8 Best Street Hockey Sticks (2021) – Wood Roller Hockey Sticks

Even though many children use old ice hockey sticks when they play street hockey, ideally we all should be using the best street hockey stick possible.

Composite hockey sticks might work temporarily, but they are built for the ice, not the asphalt.

Instead, you should be shopping for a wood hockey stick made for the street. Street hockey sticks are built specifically to play with a ball instead of a puck on rough ground instead of the smooth ice. 

What To Consider When Choosing A Street & Roller Hockey Stick


Regardless of the material that you go with in your street hockey stick, because of the roughness of asphalt and concrete, your stick is going to be chewed up. For this reason, even though you could get a high end composite stick, it is best to stick with not so expensive wood hockey stick. 

Wood runs the risk of splintering, where composite can crack. The best thing you can do is get a stick that combines the two materials for a strong and durable stick that doesn’t cost a fortune to replace.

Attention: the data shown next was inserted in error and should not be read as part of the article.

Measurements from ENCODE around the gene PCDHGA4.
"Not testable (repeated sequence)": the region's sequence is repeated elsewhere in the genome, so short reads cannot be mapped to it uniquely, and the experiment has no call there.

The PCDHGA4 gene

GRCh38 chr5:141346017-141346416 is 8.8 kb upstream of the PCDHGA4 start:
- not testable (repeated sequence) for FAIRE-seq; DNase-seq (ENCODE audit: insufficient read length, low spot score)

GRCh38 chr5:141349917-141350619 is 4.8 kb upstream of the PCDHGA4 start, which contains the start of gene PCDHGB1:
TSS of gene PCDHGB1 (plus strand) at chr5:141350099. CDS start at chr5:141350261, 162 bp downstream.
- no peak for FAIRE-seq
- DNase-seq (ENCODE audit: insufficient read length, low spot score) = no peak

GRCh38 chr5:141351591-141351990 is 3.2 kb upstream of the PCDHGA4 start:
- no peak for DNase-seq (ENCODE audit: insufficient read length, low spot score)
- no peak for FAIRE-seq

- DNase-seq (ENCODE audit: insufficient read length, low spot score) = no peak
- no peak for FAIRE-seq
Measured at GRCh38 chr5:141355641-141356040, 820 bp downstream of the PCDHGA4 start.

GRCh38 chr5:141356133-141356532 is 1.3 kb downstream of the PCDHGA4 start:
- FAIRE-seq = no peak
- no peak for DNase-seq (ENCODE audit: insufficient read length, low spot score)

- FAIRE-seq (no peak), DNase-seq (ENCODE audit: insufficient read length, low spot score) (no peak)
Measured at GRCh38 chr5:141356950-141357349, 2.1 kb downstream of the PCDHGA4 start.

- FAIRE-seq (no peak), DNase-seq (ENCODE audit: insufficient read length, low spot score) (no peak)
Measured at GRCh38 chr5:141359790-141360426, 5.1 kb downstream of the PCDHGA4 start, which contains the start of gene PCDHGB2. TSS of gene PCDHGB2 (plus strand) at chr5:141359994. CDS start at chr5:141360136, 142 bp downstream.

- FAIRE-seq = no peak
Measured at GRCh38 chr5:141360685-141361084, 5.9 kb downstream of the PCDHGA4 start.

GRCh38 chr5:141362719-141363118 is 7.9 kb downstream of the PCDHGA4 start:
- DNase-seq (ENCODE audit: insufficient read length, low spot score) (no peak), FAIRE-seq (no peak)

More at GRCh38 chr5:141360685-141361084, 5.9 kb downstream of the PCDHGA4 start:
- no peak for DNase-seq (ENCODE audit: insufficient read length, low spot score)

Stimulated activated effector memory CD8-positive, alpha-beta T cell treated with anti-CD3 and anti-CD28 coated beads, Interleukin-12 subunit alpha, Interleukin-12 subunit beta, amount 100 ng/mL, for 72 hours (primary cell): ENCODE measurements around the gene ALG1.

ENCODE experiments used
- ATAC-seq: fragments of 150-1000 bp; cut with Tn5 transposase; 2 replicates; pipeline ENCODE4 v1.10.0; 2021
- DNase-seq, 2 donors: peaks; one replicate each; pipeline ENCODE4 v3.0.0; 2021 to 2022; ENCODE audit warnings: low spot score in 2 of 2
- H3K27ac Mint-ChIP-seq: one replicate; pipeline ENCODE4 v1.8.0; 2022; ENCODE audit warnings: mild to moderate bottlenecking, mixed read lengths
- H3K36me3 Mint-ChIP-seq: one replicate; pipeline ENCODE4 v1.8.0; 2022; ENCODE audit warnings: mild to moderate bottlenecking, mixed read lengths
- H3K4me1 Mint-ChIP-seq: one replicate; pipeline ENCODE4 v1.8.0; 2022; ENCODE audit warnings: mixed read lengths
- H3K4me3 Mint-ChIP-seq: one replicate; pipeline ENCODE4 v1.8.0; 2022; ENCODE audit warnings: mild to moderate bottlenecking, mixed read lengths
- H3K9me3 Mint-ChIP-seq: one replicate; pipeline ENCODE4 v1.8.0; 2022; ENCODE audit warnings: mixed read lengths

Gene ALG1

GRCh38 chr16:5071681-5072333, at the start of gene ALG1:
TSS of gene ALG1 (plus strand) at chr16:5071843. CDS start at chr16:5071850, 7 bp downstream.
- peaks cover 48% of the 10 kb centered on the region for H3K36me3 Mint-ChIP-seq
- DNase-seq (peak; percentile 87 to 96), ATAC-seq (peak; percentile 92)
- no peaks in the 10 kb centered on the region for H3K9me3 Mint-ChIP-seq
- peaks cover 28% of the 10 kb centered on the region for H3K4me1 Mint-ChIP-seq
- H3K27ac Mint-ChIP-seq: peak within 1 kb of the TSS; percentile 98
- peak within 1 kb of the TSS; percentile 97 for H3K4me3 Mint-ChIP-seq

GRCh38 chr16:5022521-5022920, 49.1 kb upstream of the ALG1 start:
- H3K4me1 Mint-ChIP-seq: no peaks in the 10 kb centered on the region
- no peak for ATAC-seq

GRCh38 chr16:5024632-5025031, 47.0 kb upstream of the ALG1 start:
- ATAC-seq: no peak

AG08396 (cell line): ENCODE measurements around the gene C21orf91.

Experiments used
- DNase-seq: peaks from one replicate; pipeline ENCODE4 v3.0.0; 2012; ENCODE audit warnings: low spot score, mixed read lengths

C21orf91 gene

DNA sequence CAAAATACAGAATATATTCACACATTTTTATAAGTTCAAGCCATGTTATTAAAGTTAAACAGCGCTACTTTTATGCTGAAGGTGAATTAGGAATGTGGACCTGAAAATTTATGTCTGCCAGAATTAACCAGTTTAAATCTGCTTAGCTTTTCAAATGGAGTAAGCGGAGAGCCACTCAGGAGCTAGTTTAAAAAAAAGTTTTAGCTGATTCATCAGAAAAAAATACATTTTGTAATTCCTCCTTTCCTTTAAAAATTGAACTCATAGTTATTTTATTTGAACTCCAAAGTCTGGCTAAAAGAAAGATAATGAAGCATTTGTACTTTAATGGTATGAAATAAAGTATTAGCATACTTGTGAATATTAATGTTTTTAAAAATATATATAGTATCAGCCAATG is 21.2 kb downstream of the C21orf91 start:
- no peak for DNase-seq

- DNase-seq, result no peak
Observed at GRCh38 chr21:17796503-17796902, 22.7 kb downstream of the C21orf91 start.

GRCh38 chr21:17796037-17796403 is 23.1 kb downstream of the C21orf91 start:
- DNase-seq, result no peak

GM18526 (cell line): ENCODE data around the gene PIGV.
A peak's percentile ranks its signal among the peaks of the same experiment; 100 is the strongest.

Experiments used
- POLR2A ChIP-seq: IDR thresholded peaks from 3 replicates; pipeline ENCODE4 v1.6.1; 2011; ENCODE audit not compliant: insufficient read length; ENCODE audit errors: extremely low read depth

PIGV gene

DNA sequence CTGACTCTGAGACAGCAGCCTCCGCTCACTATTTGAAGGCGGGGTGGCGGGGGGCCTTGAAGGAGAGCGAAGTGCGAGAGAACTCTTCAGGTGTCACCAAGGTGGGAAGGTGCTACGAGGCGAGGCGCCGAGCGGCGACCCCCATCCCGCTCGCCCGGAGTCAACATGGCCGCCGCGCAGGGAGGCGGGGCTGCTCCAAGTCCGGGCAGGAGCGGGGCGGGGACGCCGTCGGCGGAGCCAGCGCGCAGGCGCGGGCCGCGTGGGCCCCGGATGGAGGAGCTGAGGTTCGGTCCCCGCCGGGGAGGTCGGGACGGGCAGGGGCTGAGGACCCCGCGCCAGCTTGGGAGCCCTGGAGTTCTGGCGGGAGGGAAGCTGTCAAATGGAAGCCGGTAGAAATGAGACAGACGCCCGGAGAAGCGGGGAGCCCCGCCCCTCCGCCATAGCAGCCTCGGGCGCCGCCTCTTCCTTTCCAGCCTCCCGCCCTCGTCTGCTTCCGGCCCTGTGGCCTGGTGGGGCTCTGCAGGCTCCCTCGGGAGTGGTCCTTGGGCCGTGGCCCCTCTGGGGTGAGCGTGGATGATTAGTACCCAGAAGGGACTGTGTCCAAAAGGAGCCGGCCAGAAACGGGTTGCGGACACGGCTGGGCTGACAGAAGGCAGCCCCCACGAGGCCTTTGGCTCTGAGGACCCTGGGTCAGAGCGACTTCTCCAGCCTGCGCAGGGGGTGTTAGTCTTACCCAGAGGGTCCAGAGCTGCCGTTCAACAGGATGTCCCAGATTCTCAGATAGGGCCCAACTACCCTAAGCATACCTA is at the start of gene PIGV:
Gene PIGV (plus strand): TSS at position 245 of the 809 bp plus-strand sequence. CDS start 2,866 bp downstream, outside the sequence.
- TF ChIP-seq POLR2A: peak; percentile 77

If you have played ice hockey, you will find that street sticks are heavier than their ice counterparts. This is because ice hockey sticks are made out of light composite material and not wood.

However, heavier wood stick is more durable and will last longer when playing on concrete. Not to mention wood sticks are way cheaper than composite sticks.


As we already mentioned, street hockey is rough on sticks, giving them a fairly short life span. You can get some that have a wrap or a laminate finish that give them a little bit more life than they would have had otherwise.

You don’t want a stick that is going to break after one game, but don’t drop a bunch of money on a stick that might be more durable, but really not last much longer.

8 Best Street Hockey Sticks For 2021


Skill Level